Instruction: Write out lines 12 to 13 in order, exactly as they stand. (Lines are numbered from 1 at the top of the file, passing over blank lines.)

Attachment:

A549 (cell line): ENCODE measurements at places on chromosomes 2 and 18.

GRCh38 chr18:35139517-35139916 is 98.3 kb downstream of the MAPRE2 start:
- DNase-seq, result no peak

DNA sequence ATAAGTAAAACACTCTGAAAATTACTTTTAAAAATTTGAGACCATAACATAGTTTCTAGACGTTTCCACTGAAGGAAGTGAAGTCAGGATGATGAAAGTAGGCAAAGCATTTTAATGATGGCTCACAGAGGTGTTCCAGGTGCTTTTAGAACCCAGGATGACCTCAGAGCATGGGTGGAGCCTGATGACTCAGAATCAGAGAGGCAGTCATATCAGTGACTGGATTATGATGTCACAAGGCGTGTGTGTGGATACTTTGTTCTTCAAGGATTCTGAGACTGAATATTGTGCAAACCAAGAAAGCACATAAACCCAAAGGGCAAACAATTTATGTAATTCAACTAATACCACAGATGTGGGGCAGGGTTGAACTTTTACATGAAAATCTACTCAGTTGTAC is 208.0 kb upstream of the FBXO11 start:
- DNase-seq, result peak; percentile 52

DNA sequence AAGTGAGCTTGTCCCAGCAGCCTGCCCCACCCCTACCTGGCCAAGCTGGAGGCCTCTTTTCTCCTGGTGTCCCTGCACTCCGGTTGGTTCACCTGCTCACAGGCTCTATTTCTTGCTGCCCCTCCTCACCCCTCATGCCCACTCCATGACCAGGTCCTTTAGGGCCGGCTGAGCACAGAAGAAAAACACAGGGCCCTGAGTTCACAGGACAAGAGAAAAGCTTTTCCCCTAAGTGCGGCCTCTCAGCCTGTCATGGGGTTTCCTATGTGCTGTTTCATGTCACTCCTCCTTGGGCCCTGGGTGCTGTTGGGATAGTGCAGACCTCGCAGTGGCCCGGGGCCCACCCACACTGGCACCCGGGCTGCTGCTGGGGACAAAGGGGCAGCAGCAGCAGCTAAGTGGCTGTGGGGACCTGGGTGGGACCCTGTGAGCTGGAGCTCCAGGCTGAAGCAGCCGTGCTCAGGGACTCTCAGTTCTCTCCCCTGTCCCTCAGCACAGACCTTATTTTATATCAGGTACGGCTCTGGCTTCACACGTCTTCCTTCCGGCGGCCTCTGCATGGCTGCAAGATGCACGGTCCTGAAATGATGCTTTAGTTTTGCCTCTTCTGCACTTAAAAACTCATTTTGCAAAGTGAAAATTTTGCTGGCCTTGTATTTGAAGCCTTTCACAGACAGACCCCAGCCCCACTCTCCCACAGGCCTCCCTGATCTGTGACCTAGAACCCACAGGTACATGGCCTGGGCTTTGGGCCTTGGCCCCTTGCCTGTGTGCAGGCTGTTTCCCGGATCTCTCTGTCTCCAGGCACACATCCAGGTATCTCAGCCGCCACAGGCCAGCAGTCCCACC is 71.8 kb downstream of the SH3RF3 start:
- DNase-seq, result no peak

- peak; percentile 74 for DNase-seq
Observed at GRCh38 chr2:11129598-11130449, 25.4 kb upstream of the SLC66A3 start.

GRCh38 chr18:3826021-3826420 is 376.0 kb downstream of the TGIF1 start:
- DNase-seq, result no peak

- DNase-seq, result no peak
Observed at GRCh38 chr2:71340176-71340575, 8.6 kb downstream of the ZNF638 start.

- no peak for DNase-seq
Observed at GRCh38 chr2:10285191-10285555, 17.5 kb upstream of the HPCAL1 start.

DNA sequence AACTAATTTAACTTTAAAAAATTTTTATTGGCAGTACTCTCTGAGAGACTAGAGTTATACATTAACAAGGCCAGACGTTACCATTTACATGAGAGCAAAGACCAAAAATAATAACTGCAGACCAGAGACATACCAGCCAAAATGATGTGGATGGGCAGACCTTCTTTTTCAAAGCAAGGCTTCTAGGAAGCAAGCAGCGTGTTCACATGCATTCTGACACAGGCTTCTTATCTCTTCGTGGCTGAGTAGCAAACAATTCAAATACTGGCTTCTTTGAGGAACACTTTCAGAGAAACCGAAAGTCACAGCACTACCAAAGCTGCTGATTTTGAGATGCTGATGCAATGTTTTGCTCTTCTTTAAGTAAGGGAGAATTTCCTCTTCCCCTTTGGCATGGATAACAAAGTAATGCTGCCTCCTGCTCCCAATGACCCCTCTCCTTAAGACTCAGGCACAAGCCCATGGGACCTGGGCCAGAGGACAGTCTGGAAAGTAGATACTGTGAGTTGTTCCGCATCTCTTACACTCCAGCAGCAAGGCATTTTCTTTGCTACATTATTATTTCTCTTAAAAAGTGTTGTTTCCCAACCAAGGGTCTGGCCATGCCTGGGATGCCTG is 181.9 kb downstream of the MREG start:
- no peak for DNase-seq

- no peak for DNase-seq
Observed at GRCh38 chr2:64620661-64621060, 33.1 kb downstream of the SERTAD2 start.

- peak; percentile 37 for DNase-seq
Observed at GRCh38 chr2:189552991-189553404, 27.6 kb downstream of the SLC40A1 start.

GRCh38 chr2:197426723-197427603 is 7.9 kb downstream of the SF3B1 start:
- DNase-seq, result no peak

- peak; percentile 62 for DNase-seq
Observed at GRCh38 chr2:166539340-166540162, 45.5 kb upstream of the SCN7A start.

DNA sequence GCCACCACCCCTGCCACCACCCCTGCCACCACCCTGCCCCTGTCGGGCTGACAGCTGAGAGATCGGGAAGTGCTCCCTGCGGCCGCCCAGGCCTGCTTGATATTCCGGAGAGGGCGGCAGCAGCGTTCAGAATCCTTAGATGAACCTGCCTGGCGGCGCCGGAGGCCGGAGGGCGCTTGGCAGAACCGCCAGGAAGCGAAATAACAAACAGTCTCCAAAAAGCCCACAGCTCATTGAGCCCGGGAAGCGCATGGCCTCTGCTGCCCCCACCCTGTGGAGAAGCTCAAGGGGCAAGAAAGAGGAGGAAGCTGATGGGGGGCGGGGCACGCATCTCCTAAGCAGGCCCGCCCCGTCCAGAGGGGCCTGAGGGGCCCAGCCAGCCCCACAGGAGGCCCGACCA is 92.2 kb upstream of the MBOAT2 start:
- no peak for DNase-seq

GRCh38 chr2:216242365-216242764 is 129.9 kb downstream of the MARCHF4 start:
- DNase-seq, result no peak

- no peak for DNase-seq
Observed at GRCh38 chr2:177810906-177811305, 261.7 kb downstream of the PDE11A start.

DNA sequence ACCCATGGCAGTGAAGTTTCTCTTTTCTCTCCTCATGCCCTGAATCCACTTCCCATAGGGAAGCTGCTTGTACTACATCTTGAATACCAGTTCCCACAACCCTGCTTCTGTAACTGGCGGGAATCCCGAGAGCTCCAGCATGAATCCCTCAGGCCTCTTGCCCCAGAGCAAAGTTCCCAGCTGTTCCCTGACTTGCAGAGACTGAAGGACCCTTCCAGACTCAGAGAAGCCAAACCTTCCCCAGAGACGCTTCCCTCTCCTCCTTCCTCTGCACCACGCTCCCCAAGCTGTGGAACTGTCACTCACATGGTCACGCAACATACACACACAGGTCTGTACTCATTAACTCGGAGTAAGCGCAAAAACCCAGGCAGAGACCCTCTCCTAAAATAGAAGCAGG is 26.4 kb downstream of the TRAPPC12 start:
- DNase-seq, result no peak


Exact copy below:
- DNase-seq, result no peak
Observed at GRCh38 chr2:71340176-71340575, 8.6 kb downstream of the ZNF638 start.